Eating New Orleans

Last spring I got to visit New Orleans – which is now my favorite place in the world. If you’re a foodie, I’d say New Orleans is the major U.S. food trip destination. Many places have good/interesting food: say New York City, Los Angeles, etc. But New Orleans is truly unique in its founding, the way its history wraps in with the food, and its geography. It’s unlike anywhere else in the world.

Before I even left I had a list of all the foods I wanted to try while I was there. I wanted to try foods that were traditional and unique to New Orleans. I ended up eating just about everything, but I wasn’t able to try boudin, king cake, corn maque choux, or a po’boy.

Below are pictures of the food I ate.

The first meal I had was at Red Fish Grill. Catfish is common, and of course if you’re in the south you have to have something blackened. This is my blackened catfish with roasted artichokes, sundried tomatoes, pearl pasta, and lobster sauce.
The next morning we had breakfast at French Toast, a little restaurant in the French Quarter. I got toast (from some type of French bread, probably a brioche) topped with herbed ricotta cheese, ratatouille, and a sunny-side-up egg.
That night I tried alligator at Royal House, it was served with a remoulade. And yes, alligator really does taste like chicken.
The next morning we ate at Willa Jean, a southern cafe that I had been able to eat at about one year earlier and hadn’t stopped thinking about. I tried their shrimp and grits which came topped with a poached egg. I also had a matcha latte. Willa Jean is owned by a James Beard Award winning chef and they are famous for their biscuits – for good reason. They have a thin crispy layer all around the outside, the bottom isn’t even any thicker or harder, and the inside is perfectly fluffy and layered. I have never had one like it, and I still dream about them.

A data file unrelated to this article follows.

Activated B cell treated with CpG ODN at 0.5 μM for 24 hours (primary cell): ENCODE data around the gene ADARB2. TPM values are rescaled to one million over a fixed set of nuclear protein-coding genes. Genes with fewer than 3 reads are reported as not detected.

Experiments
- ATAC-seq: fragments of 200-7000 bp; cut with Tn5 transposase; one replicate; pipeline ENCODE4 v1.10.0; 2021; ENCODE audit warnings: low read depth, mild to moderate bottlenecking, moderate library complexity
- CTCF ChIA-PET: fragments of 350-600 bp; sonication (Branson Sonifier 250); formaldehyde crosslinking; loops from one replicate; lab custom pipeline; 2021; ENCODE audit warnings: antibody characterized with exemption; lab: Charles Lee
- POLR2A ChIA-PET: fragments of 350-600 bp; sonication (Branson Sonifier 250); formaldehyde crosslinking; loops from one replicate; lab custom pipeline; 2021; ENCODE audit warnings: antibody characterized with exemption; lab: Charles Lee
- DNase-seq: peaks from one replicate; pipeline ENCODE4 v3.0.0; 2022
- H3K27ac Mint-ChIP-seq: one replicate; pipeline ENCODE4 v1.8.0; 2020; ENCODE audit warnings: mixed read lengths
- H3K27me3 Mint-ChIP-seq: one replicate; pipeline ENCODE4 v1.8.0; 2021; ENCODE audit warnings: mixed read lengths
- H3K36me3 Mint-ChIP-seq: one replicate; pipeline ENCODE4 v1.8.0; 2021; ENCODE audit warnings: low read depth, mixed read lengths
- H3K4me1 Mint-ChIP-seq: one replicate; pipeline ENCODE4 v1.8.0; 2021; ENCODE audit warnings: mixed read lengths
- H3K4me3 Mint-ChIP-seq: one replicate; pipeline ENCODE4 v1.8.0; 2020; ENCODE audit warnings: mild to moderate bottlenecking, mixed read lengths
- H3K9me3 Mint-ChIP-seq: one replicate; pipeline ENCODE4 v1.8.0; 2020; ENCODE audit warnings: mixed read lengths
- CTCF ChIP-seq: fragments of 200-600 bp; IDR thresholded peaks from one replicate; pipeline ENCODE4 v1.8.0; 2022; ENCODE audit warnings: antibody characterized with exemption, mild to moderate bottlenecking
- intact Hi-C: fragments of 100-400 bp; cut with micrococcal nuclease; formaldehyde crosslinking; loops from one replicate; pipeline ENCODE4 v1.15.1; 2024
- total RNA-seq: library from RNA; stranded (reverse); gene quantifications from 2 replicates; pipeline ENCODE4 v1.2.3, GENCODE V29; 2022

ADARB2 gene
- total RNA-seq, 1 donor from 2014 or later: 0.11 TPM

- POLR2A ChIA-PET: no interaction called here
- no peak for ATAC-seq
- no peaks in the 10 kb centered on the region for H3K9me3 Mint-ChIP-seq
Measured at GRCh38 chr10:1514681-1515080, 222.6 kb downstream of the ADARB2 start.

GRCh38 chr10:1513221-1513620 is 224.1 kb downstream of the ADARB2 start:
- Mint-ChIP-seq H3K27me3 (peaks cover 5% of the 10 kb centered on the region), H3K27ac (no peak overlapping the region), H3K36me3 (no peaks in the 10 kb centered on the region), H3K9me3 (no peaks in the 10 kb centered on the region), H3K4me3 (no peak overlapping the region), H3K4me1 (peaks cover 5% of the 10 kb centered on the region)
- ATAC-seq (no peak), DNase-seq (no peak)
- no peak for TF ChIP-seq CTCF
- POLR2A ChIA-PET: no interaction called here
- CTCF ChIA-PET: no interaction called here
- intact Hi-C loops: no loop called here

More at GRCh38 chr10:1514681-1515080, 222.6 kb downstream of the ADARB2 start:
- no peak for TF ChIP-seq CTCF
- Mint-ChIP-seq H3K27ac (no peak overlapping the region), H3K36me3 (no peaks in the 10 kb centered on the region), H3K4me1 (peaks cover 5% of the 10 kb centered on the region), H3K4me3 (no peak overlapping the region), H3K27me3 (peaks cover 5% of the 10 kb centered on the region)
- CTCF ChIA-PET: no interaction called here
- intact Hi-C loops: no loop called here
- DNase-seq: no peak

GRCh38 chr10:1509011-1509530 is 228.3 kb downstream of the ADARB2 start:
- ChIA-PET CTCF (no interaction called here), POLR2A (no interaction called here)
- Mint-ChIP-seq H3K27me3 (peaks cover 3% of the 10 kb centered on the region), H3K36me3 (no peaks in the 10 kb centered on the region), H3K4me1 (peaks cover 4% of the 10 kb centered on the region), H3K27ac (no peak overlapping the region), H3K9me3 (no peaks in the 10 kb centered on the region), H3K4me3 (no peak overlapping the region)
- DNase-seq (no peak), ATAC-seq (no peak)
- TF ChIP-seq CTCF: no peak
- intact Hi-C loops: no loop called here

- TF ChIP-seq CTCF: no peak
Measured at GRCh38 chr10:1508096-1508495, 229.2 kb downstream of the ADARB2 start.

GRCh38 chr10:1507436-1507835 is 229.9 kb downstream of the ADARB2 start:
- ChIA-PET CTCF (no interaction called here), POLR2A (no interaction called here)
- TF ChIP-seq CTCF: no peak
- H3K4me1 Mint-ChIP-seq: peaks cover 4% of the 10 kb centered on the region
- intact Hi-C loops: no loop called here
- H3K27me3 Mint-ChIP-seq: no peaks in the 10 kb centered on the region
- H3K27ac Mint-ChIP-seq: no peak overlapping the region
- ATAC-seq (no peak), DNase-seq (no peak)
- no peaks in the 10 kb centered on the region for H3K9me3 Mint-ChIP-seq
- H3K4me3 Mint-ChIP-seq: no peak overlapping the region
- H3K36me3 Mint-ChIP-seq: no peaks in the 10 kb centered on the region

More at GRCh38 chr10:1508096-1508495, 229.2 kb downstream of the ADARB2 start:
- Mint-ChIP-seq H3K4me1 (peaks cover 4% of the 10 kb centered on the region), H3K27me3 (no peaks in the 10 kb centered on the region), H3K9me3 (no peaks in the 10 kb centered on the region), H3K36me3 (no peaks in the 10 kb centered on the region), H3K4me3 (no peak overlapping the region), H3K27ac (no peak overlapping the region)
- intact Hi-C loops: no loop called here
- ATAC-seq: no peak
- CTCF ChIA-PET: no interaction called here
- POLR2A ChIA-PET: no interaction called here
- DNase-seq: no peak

We went on a lot of tours, one of which was to the old Oak Alley Plantation where we got some virgin mint juleps – a classic louisiana drink.
For desert we had bread pudding (with rum raisins of course) which is a New Orleans classic.
New Orleans has two famous sandwiches: the po’boy, and the muffuletta (muff-uh-lot-uh). I didn’t have time to fit both in, and since a po’boy is much easier to make at home to try, I went with the muffuletta from the store that created it: Central Grocery in the French Quarter.
Brennan’s was the creator of banana’s foster, so of course that’s what we had to have for dessert!
Because my birthday was coming up my mom and I told every restaurant that it was my birthday, so the Red Fish Grill brought us some free soft serve.
We attended a cooking class from the New Orleans School of Cooking (highly recommend!) and got to see demos of and taste gumbo, jambalaya, bananas foster, and pralines. They also served warm biscuits with cane syrup (a New Orleans tradition, sugar cane is big there), as well as sweet tea. Pictured above is the Cajun gumbo.
I also had lobster, shrimp, spinach, and ricotta stuffed jumbo ravioli in a creamy crawfish sauce with blue crabmeat. Yummmmmmy!
While I was in an ocean state I had to try oysters. They’re served on ice with cocktail sauce, garlic, lemons, and (a New Orleans tradition) Louisiana hot sauce.
We had dinner at the New Orleans Creole Cookery, I had the “taste of New Orleans.” From top: red beans and rice, crawfish etoufee, jambalaya, and shrimp creole.
A trip to New Orleans isn’t complete without visiting Cafe Du Monde. The beignets are perfect (okay… maybe a little bit too much powdered sugar) and they serve cafe au laits (coffee with milk) made with chicory coffee. Chicory coffee is a New Orleans tradition that started when there was a coffee shortage, so they used chicory to increase the volume.
For our final dinner, we went to Brennan’s, a famous fine dining spot that opened in 1946. They have an interesting backstory but I’m not going to go into it here, I believe it is recounted on their website. I had Roasted scallops that were served on a sunchoke fondant and topped with crispy kale and an andouille vinaigrette.
They also gave us this free mountain of cotton candy for my birthday, and hiding underneath was a funfetti cake with a scoop of sherbet on top.


Hi, I'm Elaine! Welcome to my food blog; I am a Montanan, an Eagle Scout, and lover of all things food. I love to cook and bake, as well as share my creations with others.